Now, it has been said often enough here (or elsewhere, too, by the authors) that the linesman – upgraded to an assistant – should NEVER have the right to interrupt the game by waving the flag, but that he has had this right for a long time by customary law. So: when he waves, the defenders stop playing. With this behaviour they (morally) oblige the referee to stop the game. The first time they do it, they may do it cautiously, but gradually they do it with increasing certainty, self-evidence and self-confidence: “If I stop because the flag is up, he has to blow the whistle. Thus, infringements are gradually ruled out by the referee. This behaviour has become customary. That’s how it is, that’s how it is handled, everyone has to submit to this pattern, without rule paragraphs.
The rules still state that only the referee can interrupt the game with his whistle (or are there also new regulations in this respect?). Otto Rehhagel said it back then, when one of his players stopped playing after a flag was spotted, the ref didn’t interrupt, the opponent scored a goal instead (or, heck, the memory comes back: the Bremen defender took the ball in his hand; since play had not yet been interrupted, the ref gave a penalty against Werder), and he said it like this: “Offside is when the referee blows his whistle.” That is outdated when you look at today’s practice.
So: Hannover played the perfect attack via the left side. The ball, after reaching the baseline – thus achieving textbook kinship, so to speak — was put back to the edge of the penalty area, where the advancing player (that very Pinto) used his free shooting lane to take a direct shot at goal – the (imaginary) 1:1. The linesman – no, the assistant, abusing his role – raises his flag at the goal kick. Sure, yes, a Hanoverian player is almost on the goal line, i.e. offside, but he is standing quite far next to the goalkeeper – who, by the way, by the name of Rensing, said after the game with remarkable objectivity that he had noticed the player, but that the player had not irritated him in any way — so that he would not have actively intervened in the game (if this questionable criterion is to remain in the rules, which is also doubted here). You cannot score a goal more clearly, as already mentioned.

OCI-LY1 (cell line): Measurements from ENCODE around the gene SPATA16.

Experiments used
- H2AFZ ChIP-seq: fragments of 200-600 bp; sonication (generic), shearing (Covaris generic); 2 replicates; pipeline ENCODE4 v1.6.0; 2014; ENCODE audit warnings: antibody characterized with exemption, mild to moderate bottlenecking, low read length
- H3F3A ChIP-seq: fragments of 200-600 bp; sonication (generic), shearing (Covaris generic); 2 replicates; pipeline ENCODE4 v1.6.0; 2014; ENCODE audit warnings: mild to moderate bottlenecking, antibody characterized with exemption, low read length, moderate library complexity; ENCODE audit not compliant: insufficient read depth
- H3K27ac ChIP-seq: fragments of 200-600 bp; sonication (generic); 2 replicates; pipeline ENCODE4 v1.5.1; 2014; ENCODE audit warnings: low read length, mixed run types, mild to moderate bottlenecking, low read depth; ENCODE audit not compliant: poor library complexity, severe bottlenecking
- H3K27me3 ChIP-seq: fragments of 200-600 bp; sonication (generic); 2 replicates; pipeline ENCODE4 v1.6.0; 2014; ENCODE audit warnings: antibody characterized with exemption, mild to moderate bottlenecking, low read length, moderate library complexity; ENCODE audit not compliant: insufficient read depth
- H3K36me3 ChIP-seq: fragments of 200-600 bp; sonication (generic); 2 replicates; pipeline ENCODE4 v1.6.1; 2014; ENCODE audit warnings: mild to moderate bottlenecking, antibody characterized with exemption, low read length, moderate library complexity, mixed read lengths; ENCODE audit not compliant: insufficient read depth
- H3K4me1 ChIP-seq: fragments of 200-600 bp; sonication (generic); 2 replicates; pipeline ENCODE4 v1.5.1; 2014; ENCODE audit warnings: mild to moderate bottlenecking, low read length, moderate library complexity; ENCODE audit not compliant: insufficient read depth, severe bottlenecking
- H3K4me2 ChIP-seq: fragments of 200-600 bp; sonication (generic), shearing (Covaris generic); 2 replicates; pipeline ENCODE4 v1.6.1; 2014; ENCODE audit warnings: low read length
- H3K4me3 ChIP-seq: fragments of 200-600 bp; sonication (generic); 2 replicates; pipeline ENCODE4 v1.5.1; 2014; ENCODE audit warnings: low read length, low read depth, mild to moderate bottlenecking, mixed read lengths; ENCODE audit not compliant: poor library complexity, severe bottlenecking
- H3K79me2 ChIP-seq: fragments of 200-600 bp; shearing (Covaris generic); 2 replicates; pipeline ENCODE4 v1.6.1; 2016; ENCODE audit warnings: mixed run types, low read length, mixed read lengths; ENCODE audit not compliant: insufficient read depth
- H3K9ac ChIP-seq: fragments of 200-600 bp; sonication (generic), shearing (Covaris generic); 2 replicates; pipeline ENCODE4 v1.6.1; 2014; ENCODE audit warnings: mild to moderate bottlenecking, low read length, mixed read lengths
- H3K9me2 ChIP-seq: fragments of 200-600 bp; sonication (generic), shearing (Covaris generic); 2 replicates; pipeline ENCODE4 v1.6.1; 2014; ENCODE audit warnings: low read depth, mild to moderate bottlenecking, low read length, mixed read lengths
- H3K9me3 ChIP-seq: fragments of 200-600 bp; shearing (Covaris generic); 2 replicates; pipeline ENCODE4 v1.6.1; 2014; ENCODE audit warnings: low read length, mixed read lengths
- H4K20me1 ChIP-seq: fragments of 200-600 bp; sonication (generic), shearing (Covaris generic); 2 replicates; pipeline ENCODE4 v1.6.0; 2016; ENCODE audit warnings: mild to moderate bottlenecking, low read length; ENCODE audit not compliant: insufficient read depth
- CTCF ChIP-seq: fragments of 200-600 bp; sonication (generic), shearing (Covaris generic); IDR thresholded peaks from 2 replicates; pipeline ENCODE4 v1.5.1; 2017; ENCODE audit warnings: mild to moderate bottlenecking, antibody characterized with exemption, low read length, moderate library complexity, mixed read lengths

The common factor in such scenes is that new reasons are always sought (and accordingly found) to disallow goals. The extent to which this is conducive to both attractiveness and justice is precisely the point that is permanently being cast into the greatest possible doubt here: the opposite, it is claimed, is the case. In hindsight, it is said that the goal was regular, but there are only a few roosters who crow about it later. Bygones, don’t get angry, move on. But not getting annoyed is not applicable here, right behind the keyboard. It is a nuisance, even more so that it goes on and on in the wrong direction: disallow, disallow, disallow. It was learned that the assistants had been specifically instructed to assist in this way. They use it like this: to indicate an offside position (or anything else) as early as possible (and always if at all possible) in the attack. Then the game is interrupted in time and the even more critical decisions, because they are closer to the goal, are omitted (this is also the psychological interpretation).